Insights into What Adverse Childhood Experiences Study Teaches Us

By: Bari Sobelson, MS, LMFT

On August 17th, Dr. Melissa Merrick from the Centers for Disease Control and Prevention provided us with a unique opportunity- a chance to take an in-depth look at the Adverse Childhood Experience (ACE) Study and what it means for the future health and well-being of our children.

The following are some highlights of Dr. Merrick’s webinar:

  • Violence compromises early brain development.
  • ACEs can have lasting effects on health, behaviors, and life potential.
  • Of the 10 leading causes of death in the U.S. in 2014,  7 have direct associations to early adversity.
  • Preventing child maltreatment requires understanding why some children and families are at greater risk.
  • Early adversity can literally make us sick. And, not only does early adversity affect later health, but also life opportunities that can be protective for our health.
  • Brown and colleagues (1998) documented a 19-year difference in life expectancy between those who had high (6+) versus no ACEs.
  • The exposure to violence, especially in childhood, is a public health priority.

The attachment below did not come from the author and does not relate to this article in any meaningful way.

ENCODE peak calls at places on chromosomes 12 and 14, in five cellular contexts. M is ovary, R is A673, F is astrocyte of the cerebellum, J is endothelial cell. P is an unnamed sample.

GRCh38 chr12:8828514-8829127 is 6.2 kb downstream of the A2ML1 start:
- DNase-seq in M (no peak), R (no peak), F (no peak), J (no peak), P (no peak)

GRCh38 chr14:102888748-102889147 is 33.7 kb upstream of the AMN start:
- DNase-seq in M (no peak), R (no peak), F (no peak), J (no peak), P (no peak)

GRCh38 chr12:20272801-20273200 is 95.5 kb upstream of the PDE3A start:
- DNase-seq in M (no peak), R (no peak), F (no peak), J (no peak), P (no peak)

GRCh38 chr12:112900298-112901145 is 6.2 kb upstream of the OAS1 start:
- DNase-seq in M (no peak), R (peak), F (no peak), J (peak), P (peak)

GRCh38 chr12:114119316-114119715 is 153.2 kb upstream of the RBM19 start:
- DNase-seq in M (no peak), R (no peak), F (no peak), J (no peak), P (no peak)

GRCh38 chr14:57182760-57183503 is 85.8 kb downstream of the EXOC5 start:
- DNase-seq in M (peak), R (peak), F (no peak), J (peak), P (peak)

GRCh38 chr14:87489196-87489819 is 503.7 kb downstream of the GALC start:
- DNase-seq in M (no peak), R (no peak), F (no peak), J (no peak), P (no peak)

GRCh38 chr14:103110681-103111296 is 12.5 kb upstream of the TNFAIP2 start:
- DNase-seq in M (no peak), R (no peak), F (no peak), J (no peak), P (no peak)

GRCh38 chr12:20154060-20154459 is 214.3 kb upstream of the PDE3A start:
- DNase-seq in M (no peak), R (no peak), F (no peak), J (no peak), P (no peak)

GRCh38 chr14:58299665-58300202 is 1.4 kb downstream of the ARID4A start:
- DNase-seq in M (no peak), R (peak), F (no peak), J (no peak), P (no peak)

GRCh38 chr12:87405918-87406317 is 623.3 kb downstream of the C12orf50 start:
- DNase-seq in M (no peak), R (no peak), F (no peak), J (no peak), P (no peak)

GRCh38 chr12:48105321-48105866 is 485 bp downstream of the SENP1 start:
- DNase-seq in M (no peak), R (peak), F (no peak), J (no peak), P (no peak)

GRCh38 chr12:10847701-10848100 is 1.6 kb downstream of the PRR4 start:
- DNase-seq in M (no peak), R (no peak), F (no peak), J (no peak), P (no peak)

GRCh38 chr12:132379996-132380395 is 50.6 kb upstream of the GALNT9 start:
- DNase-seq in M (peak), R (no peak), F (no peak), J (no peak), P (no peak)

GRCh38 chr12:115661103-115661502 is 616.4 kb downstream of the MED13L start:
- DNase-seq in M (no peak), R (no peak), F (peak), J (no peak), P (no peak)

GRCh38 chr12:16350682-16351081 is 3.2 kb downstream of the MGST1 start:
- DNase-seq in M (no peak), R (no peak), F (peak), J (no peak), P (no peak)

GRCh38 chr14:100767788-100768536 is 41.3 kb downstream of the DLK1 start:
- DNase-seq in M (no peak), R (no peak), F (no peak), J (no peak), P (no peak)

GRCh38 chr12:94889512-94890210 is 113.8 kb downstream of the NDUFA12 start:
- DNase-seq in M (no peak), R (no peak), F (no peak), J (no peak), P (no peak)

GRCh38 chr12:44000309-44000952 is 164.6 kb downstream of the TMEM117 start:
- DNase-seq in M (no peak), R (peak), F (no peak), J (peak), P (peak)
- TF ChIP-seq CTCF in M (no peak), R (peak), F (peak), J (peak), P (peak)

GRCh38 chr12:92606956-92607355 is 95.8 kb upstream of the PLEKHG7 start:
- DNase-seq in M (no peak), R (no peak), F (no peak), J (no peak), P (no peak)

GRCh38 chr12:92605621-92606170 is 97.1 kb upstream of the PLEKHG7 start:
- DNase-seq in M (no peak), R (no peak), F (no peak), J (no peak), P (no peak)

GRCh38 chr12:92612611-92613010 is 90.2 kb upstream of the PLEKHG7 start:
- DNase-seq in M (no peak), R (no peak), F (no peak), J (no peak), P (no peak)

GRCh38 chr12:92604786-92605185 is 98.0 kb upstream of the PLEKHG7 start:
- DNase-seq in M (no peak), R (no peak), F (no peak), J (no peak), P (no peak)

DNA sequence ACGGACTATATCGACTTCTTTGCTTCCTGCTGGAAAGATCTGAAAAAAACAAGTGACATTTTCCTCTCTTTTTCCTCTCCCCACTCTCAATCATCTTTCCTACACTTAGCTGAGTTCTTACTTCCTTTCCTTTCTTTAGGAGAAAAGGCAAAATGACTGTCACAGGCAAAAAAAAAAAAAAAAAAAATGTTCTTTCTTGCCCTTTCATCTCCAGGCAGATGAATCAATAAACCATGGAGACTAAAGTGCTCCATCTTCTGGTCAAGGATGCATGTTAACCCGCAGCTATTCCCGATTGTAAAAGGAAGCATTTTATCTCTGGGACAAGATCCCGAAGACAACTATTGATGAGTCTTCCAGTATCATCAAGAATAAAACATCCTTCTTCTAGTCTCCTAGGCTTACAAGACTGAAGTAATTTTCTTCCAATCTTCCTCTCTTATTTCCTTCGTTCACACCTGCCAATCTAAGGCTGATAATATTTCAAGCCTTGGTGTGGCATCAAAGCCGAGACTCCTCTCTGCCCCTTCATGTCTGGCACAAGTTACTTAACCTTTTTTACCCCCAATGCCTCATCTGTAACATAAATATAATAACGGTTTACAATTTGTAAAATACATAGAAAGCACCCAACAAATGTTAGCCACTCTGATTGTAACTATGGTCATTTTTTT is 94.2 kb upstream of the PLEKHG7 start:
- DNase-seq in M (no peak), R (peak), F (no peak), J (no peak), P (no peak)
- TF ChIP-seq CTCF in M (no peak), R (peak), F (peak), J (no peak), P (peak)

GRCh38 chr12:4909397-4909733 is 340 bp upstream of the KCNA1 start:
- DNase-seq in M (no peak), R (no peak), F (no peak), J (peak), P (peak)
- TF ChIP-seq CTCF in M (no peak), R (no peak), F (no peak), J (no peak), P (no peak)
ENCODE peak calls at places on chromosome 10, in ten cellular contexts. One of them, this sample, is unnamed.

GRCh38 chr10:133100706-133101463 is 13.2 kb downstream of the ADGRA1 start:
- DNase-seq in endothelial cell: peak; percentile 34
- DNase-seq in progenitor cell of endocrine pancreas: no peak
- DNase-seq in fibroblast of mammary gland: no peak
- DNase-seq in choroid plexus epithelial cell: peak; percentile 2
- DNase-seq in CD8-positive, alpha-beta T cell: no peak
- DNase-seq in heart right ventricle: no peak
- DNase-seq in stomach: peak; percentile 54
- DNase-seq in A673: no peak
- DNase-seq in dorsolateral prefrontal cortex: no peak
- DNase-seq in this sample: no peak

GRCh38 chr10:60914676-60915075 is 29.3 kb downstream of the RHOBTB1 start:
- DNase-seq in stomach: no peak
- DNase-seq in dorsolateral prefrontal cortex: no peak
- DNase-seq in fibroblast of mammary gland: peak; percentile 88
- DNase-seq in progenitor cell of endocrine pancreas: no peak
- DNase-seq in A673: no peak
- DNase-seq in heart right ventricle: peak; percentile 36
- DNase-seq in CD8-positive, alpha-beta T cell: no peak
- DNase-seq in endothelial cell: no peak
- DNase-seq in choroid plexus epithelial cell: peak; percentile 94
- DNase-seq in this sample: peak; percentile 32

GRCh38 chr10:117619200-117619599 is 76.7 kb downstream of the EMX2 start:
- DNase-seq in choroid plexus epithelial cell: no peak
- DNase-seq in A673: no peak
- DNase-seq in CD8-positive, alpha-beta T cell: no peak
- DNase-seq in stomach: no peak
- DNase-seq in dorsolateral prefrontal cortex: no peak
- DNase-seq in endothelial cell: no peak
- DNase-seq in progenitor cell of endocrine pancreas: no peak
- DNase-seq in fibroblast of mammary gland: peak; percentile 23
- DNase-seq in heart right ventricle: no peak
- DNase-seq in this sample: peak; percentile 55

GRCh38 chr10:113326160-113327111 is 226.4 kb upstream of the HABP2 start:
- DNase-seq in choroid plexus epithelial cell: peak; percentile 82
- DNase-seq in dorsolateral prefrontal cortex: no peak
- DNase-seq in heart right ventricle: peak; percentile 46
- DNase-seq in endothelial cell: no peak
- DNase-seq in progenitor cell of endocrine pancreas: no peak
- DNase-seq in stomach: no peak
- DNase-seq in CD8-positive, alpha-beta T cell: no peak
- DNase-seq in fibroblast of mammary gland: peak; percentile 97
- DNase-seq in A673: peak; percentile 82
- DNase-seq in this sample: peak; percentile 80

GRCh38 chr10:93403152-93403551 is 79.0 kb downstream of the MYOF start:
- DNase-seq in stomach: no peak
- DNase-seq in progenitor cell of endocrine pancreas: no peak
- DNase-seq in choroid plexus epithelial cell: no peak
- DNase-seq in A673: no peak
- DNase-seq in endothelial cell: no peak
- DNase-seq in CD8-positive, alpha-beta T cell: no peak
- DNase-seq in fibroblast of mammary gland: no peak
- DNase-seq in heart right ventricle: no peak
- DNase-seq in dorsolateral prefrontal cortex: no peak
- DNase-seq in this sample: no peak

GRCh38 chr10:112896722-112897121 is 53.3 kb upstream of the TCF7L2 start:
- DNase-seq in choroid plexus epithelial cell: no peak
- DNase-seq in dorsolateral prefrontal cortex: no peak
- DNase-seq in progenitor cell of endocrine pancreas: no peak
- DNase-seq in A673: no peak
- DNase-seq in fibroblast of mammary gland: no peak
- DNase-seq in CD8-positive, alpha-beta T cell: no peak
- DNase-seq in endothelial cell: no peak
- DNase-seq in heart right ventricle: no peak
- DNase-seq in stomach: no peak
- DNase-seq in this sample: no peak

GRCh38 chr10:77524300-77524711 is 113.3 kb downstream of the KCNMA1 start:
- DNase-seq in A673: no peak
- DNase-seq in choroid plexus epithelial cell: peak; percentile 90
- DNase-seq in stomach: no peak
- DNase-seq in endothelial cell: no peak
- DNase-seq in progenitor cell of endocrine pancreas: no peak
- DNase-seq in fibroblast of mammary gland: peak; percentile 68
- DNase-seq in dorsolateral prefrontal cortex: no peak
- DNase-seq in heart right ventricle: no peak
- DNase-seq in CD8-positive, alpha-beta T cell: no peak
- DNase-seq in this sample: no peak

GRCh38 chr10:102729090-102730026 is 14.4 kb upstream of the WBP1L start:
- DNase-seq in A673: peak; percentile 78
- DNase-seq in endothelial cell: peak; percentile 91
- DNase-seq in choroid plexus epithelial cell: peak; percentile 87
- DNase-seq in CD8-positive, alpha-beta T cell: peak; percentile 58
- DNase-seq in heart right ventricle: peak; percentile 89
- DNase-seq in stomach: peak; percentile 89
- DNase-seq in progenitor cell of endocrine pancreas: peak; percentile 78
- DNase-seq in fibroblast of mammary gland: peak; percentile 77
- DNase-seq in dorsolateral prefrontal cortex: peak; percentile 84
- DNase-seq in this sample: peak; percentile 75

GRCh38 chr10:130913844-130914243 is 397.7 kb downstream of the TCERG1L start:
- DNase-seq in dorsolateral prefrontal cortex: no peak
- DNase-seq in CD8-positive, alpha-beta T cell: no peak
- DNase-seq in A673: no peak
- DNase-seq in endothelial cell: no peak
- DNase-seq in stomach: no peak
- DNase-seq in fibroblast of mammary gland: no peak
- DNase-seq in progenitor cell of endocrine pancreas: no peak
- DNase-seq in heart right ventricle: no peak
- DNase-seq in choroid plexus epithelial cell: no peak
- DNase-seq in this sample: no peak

• CDC is committed to stopping violence before it happens. This is also known as primary prevention.
  • Violence prevention is strategic. The importance of preventing early adversity has never been clearer given the impacts of health and life opportunities that reverberates across generations.
  • Current efforts to prevent early adversity will be more successful if they broaden public and professional understanding of the links between early adversity and poverty and the structural barriers that reduce the likelihood of moving out of poverty.

Are you interested yet? For detailed information on these highlights and more interesting facts and helpful resources, check out the archived webinar here:

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